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About the Story
Your unloved uncle has died. At his funeral, you are given a curious note from him, asking you to finish his dream for him. But what is it he wants you to do? One thing is clear: it won't be easy. The choice is yours...
Nominee, Best Puzzles; Nominee - Setting the digital clock, Best Individual Puzzle - 1997 XYZZY Awards
Those of you who don't feel like
spending the next period of time (quite an extended one -- the
walkthrough for Heist includes over 1000(!) moves) hearing about logical
problems can stop reading right now -- the rest of this review is
dedicated entirely to puzzles. Of course, the game has a story, and a
setting, but it really isn't what it is about.
See the full review
|Average Rating: |
Number of Reviews: 2
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This game is everything that I look for in a long and involving game--the kind that I always seek, I guess because I am an old-style IF veteran. It makes use of all of my IF habits--map-making, object list, puzzle list--and it's full of puzzles. And I just had to find those last few points!
It's impossible for me to give a detailed review of this game, because it's just so sprawling and there is a number of self-contained chapters. Yes, there are many puzzles. Yes, the puzzles are real stumpers. But you see, I take that as par for the course--for me, a game is satisfying if it is challenging, and I can make it through on my own steam.
If you are looking only for a good story, that you can complete in a weekend, I'd say look elsewhere. But if you are looking for both a good story AND a challenging game, that will keep you occupied for days, maybe weeks, 'Heist' may be your choice.
I gave this game 4 stars, if only because I could not give it 4 1/2, and I wanted to somehow communicate that the writing needs some serious editing in terms of punctuation, grammar, and spelling. Obviously, the author is British, and his phraseology reflects it. Though overall, I thought his language and story-telling was very atmospheric and carried a lot of the ambience that I think he was trying to convey.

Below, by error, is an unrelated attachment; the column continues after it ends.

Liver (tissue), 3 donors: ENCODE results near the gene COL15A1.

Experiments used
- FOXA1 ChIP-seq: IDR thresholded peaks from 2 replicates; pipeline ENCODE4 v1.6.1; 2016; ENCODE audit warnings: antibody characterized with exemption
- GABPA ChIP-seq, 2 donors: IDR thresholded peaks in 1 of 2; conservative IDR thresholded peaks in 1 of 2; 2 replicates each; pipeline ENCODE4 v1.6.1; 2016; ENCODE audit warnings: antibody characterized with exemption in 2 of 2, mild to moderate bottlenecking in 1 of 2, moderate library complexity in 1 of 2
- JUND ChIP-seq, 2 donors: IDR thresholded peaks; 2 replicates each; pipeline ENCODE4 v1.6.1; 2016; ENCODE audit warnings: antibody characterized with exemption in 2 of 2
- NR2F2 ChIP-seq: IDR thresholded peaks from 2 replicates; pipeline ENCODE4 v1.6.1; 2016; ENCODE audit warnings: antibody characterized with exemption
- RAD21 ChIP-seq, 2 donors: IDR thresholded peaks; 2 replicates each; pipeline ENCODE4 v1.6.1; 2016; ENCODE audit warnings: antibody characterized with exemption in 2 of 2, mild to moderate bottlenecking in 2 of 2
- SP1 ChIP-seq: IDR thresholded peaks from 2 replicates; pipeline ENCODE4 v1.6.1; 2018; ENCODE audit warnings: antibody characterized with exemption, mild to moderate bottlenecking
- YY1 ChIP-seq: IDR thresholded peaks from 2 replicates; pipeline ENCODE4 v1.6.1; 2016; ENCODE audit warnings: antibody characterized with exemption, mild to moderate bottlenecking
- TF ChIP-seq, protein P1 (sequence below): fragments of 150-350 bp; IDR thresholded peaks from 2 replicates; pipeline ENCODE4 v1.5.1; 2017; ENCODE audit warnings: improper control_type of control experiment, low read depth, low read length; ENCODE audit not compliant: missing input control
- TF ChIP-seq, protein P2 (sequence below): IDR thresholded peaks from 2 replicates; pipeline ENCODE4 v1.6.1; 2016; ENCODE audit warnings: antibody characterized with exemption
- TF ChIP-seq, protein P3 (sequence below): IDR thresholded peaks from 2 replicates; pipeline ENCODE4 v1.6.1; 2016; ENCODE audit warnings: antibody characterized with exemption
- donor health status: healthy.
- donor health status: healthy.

I think the best thing that I can say here is that I came away from this game wanting to play another Andy Phillips game.
Like all of his other games, this Andy Phillips game is extremely long. Typing in and reading the output of the walkthrough took me several days of playing.
You have an beginning area that is longer than most games, and then you can teleport to 6 different sub-areas. Each sub-area is fairly long, about as long as an IFComp game but with high difficulty.
The idea is that in the first area, you become a thief, and then in each subarea, you pull off a heist. Every kind of theft is represented: (Spoiler - click to show) housebreaking, military espionage, a booby-trapped pirate cave, a ritzy ocean liner, a museum, and the crown jewels. Each area has its own inventory separate from the others.
As always, the writing is evocative and beautiful, and the puzzles are vastly and deeply unfair. If you don't do exactly the right thing, you will die. Unusually for these games, however, is a large randomized element, so that even those using the walkthrough will have to experiment for some time. This was fun.
Overall, you really have to have a taste for this type of game to enjoy it. Without a walkthrough, don't expect to see more than 10% of the game.
|Junior Arithmancer, by Mike Spivey|
Average member rating: (49 ratings)
A one-to-many-room puzzler.
|Fifteen Minutes, by Ade McT|
Average member rating: (24 ratings)
You're in a tight spot. You have fifteen minutes before the Principal expels you from the cosy world of academia and into the cold harsh reality of the real world. You really should do something about it. A time-travelling tale of...
|Curse of the Garden Isle, by Ryan Veeder|
Average member rating: (12 ratings)
Let's both take a deep breath.
Crime and Heist games by MathBrush
I've played a lot of these recently, so I'm making a list. A contrast to my Detective and Mystery games list and similar to my Espionage and Spy game list, where I put Spider and Web, for instance.